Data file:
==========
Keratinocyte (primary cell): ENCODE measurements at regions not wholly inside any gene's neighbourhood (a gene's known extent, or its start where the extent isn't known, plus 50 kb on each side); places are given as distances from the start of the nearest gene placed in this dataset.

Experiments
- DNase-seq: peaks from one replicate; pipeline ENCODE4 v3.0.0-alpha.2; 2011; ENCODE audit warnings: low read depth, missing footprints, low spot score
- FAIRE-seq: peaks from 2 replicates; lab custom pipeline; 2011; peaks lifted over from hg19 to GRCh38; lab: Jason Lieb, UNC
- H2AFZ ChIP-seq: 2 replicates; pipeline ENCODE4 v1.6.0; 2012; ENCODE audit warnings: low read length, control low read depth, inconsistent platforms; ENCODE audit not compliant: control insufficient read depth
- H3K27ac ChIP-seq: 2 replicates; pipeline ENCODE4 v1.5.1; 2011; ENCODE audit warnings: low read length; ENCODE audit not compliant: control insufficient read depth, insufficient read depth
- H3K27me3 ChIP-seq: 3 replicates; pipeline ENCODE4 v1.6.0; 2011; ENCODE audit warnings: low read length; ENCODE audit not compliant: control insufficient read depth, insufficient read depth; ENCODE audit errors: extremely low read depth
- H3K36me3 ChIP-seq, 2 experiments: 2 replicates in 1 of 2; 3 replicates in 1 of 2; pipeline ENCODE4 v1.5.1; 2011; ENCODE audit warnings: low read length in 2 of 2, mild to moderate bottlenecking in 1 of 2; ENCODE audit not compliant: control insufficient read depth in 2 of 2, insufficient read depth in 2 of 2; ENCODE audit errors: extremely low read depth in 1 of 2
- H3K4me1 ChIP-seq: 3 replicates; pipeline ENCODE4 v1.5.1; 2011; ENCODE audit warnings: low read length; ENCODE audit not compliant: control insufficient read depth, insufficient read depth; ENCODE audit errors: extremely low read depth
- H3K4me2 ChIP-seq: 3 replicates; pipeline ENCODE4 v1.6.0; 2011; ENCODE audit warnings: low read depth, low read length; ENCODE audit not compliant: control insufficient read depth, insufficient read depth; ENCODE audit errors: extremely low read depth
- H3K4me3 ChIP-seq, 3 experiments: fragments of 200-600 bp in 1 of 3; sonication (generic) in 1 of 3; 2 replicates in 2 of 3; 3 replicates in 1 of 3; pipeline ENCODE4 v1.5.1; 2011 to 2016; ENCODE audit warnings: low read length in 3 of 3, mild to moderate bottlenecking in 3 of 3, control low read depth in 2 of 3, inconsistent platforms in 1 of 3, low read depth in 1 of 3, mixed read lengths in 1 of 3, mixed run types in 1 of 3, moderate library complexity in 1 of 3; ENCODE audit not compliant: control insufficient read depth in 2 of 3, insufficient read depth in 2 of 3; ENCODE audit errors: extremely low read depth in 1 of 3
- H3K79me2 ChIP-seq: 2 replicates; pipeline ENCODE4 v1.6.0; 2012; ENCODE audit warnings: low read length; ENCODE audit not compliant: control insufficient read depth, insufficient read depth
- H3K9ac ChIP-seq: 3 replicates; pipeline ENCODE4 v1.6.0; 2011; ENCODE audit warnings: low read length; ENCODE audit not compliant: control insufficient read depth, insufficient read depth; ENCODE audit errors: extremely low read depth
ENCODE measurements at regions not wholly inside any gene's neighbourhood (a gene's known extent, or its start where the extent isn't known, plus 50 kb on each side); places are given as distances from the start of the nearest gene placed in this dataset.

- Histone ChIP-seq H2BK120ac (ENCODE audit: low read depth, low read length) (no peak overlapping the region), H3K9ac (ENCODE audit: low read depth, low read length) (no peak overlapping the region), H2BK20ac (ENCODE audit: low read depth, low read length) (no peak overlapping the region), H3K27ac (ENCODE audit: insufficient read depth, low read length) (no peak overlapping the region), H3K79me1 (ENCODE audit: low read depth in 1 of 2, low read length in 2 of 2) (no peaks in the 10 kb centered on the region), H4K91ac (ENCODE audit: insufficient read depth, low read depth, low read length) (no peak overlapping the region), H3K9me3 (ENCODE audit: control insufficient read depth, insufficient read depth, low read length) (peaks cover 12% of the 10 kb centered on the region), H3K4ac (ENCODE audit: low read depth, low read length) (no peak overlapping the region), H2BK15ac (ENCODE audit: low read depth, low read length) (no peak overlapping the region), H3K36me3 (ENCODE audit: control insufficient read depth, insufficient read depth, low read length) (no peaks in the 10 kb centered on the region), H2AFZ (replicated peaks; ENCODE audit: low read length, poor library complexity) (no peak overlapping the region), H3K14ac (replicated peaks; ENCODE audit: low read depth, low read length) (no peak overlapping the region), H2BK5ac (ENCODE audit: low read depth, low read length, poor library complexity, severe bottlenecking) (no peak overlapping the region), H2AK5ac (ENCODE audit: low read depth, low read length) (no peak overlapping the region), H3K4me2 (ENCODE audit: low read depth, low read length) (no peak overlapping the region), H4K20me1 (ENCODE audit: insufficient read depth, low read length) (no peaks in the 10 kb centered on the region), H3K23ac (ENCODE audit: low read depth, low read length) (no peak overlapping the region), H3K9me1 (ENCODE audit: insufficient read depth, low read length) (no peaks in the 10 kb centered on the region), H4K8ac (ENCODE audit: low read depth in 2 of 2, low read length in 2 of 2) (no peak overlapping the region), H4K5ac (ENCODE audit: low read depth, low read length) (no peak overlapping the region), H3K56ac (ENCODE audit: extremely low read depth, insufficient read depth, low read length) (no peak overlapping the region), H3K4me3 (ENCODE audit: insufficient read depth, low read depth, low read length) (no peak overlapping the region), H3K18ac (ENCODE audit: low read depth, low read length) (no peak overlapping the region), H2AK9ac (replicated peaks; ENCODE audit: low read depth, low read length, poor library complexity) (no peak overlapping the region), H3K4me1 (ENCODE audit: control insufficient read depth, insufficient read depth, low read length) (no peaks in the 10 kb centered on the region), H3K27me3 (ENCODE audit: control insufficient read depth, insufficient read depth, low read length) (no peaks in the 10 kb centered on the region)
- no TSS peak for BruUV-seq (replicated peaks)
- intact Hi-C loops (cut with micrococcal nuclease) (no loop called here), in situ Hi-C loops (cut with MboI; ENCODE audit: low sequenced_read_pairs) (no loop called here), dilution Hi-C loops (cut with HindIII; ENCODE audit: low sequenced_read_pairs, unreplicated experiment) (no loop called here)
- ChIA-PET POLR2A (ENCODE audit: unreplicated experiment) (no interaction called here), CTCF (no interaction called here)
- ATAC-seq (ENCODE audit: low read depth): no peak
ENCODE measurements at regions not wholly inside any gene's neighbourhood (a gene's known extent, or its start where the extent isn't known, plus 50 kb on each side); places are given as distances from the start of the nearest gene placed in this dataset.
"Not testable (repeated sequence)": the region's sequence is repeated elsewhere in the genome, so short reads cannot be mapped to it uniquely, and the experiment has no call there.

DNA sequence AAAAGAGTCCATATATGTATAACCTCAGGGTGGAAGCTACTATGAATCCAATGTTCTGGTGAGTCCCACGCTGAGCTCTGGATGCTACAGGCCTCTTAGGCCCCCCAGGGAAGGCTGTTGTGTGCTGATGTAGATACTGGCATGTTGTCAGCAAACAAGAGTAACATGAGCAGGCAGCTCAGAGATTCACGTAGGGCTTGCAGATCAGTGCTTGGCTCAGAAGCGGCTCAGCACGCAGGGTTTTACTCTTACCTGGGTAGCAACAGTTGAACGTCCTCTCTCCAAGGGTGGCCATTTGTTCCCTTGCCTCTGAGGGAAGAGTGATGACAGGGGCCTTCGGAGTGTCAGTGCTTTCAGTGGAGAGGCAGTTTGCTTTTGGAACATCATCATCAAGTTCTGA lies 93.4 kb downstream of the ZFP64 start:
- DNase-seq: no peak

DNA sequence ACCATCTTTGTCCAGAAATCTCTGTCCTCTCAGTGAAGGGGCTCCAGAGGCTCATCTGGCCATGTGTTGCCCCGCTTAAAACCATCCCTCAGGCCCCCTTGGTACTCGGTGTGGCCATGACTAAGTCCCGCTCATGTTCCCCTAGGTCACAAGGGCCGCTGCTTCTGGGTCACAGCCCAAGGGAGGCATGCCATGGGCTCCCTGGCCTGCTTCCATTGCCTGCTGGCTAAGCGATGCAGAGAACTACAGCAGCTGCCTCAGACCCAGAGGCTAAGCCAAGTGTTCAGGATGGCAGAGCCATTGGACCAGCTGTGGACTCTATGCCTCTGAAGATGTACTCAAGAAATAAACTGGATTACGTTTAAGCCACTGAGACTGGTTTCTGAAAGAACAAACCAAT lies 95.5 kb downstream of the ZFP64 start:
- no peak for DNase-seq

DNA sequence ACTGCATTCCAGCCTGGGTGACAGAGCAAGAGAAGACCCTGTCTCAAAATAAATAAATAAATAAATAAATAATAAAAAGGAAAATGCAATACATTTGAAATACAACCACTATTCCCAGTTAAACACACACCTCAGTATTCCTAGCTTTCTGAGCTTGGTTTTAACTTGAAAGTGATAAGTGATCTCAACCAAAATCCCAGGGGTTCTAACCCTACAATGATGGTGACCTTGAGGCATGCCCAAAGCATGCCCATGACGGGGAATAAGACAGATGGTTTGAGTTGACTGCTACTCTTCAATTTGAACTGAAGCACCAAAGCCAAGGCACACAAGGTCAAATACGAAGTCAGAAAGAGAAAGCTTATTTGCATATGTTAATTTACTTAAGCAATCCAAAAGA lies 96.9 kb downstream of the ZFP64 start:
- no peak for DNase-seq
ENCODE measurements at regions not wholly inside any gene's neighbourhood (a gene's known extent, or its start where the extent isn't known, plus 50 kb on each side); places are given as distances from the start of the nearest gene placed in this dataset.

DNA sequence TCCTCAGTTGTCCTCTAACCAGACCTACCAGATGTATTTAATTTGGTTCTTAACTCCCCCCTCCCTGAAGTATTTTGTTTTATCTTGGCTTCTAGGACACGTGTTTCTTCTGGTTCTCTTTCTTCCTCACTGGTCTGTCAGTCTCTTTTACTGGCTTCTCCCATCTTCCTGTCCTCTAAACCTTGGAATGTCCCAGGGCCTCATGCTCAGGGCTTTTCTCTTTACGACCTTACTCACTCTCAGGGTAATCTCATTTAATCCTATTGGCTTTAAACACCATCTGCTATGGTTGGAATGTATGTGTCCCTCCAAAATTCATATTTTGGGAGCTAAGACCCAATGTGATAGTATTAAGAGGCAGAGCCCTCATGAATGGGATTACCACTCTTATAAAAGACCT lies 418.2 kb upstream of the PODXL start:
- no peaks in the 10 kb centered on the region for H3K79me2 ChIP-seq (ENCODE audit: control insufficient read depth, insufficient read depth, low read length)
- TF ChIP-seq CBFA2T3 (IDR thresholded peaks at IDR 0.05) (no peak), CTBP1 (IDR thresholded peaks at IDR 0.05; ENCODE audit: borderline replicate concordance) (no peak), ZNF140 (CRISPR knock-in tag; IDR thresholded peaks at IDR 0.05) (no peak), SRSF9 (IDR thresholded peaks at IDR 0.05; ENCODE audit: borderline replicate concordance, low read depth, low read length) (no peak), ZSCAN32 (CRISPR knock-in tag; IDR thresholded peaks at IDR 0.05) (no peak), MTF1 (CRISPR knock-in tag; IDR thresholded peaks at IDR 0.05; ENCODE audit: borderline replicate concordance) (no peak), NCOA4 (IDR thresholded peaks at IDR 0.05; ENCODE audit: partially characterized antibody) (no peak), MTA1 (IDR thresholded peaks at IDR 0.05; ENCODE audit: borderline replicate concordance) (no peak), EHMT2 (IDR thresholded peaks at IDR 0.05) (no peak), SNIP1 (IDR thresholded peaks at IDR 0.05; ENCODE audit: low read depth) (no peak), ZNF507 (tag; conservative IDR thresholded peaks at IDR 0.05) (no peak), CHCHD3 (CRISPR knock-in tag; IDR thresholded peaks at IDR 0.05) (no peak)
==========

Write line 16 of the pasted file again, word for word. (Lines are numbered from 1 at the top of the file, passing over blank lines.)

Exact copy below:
- no TSS peak for BruUV-seq (replicated peaks)